We’re all familiar with the “medical caduceus” – the symbol of two serpents wrapped around a winged staff. We see it everywhere – on ambulances, in medical offices, and on medical-related websites. Would you be surprised to know that America’s got it wrong? That’s right. Starting with the U.S. Army Medical Corps in 1902, American medical professionals have been erroneously using the Caduceus (pronounced “kah-DOO-shuss”) to symbolize health and healing.
In truth, the Caduceus is the ancient symbol of commerce, carried by the Greek god Hermes, the patron of merchants. Unfortunately for the American medical profession, Hermes was also the patron of thieves, known for his cunning and trickery. Even worse, it was Hermes who guided the souls of the dead to the underworld. Not exactly what we associate with health and healing!
The authentic symbol of medicine is the rod of Asclepius, the Greek god of medicine and the patron of physicians. Asclepius was a “major focus of ancient Greco-Roman medical tradition.” Early medical complexes were called Asclepieions and could be found throughout the Roman Empire. Many early Greek physicians, including Hippocrates, claimed to be related to Asclepius, referring to themselves as Asclepiades. In fact, The Hippocratic Oath opens by calling on Asclepius and his family as witnesses.
The association of the Caduceus with medicine has its origins in alchemy. In the 7th century, Egyptian alchemists used the Caduceus to symbolize their craft, probably because of Hermes’ association with magic. By the end of the 16th century, the discipline of alchemy had grown to include pharmaceuticals and chemistry, thereby gaining greater acceptance in the medical field.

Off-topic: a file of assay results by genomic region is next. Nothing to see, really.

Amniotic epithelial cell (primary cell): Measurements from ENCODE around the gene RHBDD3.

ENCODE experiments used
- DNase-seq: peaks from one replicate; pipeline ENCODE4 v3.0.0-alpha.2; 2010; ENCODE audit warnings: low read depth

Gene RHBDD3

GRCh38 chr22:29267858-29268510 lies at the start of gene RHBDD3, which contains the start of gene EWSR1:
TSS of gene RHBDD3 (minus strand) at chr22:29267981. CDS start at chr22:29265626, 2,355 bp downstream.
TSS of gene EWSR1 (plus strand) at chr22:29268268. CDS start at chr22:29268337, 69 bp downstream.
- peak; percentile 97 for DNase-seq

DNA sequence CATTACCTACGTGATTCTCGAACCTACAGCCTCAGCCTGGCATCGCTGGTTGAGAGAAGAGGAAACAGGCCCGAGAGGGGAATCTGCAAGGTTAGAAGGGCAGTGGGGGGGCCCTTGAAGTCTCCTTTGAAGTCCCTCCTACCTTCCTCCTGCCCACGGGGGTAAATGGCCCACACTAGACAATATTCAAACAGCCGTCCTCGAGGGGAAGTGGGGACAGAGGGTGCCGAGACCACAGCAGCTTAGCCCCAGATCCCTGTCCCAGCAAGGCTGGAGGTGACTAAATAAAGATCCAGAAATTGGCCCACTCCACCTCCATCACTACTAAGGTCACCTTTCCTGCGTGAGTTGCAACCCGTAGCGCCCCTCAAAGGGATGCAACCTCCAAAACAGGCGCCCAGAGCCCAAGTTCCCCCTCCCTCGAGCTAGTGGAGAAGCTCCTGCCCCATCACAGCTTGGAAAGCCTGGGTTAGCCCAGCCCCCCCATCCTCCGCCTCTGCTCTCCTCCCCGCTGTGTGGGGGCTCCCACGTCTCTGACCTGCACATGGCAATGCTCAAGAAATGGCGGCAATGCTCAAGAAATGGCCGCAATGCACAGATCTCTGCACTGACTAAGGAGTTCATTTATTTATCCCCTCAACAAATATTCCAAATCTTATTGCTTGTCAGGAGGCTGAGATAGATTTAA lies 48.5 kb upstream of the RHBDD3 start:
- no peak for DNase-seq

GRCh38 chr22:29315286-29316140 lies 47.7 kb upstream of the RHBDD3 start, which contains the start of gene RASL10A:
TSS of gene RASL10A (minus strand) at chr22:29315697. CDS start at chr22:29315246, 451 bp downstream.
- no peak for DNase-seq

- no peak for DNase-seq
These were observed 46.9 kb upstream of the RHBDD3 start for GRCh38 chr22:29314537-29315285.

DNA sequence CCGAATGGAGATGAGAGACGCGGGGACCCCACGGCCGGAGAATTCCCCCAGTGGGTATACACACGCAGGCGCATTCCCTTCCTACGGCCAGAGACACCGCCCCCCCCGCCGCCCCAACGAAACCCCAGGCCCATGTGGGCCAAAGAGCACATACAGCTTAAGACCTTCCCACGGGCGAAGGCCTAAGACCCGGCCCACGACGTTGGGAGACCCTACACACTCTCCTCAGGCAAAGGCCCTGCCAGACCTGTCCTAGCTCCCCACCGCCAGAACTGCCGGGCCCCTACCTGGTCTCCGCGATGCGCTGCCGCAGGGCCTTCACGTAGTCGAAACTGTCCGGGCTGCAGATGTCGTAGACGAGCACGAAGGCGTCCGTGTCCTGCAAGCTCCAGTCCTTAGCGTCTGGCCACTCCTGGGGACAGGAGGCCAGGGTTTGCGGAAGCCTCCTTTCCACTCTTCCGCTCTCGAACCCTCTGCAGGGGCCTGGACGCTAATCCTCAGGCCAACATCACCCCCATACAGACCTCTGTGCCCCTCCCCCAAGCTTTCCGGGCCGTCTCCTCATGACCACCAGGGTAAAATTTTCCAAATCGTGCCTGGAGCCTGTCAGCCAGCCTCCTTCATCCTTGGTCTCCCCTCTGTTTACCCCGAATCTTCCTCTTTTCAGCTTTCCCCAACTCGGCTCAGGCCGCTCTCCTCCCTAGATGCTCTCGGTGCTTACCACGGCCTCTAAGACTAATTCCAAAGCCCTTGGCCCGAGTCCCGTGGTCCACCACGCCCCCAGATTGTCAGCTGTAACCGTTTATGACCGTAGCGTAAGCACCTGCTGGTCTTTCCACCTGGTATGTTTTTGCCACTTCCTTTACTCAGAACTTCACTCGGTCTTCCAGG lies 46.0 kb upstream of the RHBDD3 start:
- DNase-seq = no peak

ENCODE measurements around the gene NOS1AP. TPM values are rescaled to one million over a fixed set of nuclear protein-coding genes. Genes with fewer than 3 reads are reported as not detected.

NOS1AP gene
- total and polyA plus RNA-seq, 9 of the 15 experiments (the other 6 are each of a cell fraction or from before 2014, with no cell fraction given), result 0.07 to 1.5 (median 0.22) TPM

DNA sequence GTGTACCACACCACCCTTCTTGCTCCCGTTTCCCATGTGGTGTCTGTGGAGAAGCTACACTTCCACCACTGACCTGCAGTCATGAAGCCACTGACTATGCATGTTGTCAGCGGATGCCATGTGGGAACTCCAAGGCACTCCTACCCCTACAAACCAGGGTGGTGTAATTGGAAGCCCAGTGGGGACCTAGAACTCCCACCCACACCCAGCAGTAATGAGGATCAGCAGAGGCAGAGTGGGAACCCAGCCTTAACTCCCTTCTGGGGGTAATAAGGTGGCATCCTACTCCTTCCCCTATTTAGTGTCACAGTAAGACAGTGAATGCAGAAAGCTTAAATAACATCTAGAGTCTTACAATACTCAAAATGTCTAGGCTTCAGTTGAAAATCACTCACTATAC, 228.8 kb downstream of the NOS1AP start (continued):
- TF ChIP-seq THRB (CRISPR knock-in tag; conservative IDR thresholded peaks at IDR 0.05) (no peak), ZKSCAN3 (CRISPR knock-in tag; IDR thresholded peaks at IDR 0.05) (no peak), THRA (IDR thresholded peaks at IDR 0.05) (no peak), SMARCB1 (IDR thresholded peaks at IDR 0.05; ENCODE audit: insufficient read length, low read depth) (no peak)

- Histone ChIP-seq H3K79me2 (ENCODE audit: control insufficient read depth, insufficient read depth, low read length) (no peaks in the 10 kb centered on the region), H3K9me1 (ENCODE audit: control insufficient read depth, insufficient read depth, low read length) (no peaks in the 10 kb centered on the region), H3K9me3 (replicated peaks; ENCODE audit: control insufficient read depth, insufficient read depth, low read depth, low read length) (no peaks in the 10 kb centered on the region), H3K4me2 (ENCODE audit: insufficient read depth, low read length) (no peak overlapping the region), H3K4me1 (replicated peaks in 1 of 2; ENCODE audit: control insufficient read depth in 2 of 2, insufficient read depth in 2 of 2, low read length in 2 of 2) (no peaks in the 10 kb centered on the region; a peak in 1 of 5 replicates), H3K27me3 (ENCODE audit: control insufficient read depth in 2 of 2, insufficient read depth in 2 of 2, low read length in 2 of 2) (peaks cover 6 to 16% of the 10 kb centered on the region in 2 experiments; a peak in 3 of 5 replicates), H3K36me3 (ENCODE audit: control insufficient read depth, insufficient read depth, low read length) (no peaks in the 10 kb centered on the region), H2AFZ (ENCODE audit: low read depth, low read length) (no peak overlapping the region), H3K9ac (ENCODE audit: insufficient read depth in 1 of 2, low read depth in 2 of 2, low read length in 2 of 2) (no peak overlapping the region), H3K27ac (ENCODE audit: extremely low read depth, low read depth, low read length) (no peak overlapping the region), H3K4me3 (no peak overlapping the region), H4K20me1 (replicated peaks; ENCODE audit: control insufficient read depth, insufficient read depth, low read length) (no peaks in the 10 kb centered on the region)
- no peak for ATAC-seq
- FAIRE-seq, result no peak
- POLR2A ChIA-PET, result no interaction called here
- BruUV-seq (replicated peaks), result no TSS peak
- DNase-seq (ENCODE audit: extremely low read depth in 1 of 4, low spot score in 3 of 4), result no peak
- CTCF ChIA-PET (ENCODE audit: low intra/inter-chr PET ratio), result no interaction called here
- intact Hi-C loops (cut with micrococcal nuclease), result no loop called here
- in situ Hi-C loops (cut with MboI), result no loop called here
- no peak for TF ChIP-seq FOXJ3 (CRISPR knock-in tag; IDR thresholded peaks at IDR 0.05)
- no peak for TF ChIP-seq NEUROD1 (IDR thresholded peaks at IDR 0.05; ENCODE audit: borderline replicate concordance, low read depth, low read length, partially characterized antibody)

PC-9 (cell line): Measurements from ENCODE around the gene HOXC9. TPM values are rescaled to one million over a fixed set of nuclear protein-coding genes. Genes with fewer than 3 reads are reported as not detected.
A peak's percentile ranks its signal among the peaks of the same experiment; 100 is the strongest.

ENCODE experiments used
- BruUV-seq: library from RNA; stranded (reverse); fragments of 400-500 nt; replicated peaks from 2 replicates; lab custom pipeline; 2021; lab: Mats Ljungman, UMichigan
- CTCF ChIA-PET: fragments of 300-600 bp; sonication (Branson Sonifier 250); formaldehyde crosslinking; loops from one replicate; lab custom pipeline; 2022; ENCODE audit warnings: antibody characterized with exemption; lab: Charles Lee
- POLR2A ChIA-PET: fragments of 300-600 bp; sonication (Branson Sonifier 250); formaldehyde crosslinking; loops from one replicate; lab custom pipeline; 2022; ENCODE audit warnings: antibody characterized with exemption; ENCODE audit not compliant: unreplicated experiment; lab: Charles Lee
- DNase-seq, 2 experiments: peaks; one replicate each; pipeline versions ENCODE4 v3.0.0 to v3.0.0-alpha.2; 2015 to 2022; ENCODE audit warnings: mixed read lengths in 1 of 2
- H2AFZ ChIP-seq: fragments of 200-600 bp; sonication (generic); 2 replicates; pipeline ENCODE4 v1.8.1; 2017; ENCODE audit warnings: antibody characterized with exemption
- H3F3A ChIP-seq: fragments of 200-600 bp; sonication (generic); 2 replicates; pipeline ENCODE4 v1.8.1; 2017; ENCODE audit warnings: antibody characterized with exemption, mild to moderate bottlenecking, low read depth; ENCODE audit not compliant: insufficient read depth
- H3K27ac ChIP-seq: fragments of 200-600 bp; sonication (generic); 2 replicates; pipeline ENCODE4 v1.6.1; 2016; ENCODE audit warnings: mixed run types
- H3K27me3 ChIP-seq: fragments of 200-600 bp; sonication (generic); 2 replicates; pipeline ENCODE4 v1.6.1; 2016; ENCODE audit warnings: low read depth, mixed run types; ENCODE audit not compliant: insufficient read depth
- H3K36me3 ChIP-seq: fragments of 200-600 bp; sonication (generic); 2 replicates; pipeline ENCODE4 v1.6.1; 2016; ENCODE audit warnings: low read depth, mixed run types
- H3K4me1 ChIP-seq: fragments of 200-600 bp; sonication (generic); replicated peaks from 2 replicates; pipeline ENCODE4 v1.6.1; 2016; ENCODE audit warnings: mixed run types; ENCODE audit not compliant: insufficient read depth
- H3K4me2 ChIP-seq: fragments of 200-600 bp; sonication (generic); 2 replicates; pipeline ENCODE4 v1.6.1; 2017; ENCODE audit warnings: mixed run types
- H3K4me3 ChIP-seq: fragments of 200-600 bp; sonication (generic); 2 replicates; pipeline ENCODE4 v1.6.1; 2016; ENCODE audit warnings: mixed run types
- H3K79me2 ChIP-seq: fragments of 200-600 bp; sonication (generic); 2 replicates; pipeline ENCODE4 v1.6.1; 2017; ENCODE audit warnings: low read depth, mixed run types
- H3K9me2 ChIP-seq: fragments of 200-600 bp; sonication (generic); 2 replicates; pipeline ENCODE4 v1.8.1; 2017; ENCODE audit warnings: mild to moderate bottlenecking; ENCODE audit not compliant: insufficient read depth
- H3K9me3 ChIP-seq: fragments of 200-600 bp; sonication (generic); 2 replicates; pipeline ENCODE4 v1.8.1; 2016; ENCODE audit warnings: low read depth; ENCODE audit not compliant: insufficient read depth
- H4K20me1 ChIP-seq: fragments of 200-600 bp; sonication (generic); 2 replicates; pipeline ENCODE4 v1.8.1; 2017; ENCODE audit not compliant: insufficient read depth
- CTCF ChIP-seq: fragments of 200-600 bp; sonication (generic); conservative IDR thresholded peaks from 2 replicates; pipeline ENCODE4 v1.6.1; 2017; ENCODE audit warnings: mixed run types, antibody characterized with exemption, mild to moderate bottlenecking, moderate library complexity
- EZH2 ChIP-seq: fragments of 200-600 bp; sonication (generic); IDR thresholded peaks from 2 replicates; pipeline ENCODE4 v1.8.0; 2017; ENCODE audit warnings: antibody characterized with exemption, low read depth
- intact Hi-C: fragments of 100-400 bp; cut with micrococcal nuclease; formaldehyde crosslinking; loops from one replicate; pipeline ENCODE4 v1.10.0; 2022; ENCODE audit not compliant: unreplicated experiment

Still, to say that alchemy (and therefore the Caduceus) represented the medical field is a stretch. It’s widely believed that the use of the Caduceus as a printer’s mark in the 16th and 17th century is what caused the Caduceus to be erroneously thought of as the “official” symbol of medicine. Printers used the Caduceus because Hermes was also the messenger of the gods and the printers likened themselves to messengers of the printed word. It’s thought that people saw the Caduceus on printed medical texts and drew the wrong conclusion.
The clincher came in 1902 when the U.S. Army Medical Corps adopted the Caduceus in its official logo. It is possible that the Corps never intended for the icon to represent the practice of medicine. Nevertheless, the incorrect association became pervasive both within the medical field and among the public.
Today, most medical heavyweights use the correct emblem, the rod of Asclepius, including the associations and training centers Dr. Yoo is affiliated with: American Medical Association, the American Board of Facial Plastic and Reconstructive Surgery, Stanford School of Medicine, and University of Michigan Medical School.
I hope you enjoyed this fun bit of medical trivia! Now that you’re “in the know,” I bet you’ll start noticing the two symbols everywhere.